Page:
The Romantic movement arose in the context of the revolutions of France and America at a turning point between Feudal Absolutism and beginning liberal reforms and can be seen as an ambivalent response to Enlightenment and Secularization. Inspired by European literary and intellectual currents and German idealist philosophy the Scandinavian Romanticisms favored individuality, imagination and formal experimentation (e.g. genre hybridity, the fragment and romantic irony). Thus the Romantic project is characterized by tensions: some writers believed in a utopian transformation of humanity. Others reflected the radical destabilization of the individual. On the one hand we find a search for the unifying dimensions of nation, language and Nordic history and mythology. On the other hand we find sceptic, if not nihilistic, tendencies in texts questioning the autonomy of the subject. We will examine these dual ideas in the different periods of Romanticism in Scandinavia and read texts covering the period 1800-1850 of writers from Denmark, Sweden and Norway: Jens Baggesen, Schack von Staffeldt, Adam Oehlenschläger, Ingemann, Hans Christian Andersen and Kierkegaard, Stagnelius, Atterbom, Almqvist and Wergeland. Primary readings are balanced with literary history and critical essays.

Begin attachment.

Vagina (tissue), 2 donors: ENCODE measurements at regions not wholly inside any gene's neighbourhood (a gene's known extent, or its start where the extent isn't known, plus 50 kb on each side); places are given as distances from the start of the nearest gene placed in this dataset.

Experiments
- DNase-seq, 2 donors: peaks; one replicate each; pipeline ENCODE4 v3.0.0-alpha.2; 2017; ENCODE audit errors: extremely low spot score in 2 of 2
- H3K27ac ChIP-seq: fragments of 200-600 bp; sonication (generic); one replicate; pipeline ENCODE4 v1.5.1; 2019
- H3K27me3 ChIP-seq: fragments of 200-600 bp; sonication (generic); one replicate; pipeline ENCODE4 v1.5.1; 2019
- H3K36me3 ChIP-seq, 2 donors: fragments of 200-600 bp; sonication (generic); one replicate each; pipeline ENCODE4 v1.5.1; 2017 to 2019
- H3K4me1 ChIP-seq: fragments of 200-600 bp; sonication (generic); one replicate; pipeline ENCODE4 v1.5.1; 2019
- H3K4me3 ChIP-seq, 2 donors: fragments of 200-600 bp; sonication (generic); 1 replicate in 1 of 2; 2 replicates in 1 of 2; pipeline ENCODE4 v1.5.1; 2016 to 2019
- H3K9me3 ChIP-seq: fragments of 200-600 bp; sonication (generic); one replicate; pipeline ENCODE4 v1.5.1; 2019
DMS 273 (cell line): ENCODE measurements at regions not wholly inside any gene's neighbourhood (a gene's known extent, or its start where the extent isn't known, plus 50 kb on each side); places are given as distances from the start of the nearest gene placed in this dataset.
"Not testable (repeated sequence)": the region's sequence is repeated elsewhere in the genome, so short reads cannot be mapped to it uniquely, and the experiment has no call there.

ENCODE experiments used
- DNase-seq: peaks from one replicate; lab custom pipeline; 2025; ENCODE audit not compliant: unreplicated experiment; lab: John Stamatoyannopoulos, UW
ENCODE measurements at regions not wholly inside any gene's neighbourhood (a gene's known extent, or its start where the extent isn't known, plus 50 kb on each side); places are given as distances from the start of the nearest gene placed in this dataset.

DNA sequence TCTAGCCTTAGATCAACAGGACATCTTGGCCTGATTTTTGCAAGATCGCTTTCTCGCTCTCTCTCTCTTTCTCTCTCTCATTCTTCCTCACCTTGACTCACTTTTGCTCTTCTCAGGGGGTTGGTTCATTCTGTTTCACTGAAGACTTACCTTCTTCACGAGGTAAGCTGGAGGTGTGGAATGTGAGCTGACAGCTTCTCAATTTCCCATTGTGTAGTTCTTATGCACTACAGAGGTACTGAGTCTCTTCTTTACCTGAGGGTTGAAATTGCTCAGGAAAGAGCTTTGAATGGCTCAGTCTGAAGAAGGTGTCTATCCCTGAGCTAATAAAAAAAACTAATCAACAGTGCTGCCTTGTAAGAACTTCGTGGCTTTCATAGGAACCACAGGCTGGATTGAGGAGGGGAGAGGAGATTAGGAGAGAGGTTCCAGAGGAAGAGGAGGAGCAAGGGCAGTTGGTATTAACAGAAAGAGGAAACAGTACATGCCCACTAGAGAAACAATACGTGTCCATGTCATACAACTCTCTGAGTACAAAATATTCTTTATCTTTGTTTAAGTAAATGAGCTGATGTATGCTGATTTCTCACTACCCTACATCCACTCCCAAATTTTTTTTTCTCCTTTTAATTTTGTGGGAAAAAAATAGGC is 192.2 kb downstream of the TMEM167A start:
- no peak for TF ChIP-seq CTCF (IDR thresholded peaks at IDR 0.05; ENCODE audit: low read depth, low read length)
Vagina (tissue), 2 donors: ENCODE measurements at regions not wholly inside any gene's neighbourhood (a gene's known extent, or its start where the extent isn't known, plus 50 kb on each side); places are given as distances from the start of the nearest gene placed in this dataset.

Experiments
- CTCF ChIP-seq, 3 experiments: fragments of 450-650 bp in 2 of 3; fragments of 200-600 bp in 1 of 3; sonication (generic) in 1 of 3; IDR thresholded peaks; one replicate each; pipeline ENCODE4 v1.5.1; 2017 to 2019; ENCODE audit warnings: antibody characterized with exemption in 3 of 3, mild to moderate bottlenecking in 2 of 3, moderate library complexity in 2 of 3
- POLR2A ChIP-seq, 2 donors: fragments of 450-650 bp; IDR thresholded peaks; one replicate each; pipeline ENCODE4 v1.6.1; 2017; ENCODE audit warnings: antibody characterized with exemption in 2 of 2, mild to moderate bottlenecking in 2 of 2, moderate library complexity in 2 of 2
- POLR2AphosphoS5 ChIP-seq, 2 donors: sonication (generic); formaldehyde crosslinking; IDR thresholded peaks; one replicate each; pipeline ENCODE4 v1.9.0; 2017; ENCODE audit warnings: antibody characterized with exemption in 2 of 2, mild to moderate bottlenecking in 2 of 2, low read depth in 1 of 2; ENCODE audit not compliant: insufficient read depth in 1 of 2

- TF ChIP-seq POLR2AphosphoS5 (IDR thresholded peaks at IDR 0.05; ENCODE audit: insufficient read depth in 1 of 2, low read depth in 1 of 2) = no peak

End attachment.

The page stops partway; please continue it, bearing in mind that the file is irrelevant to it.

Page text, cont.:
Texts: to be announced.
Prerequisites: Graduate standing or consent of instructor.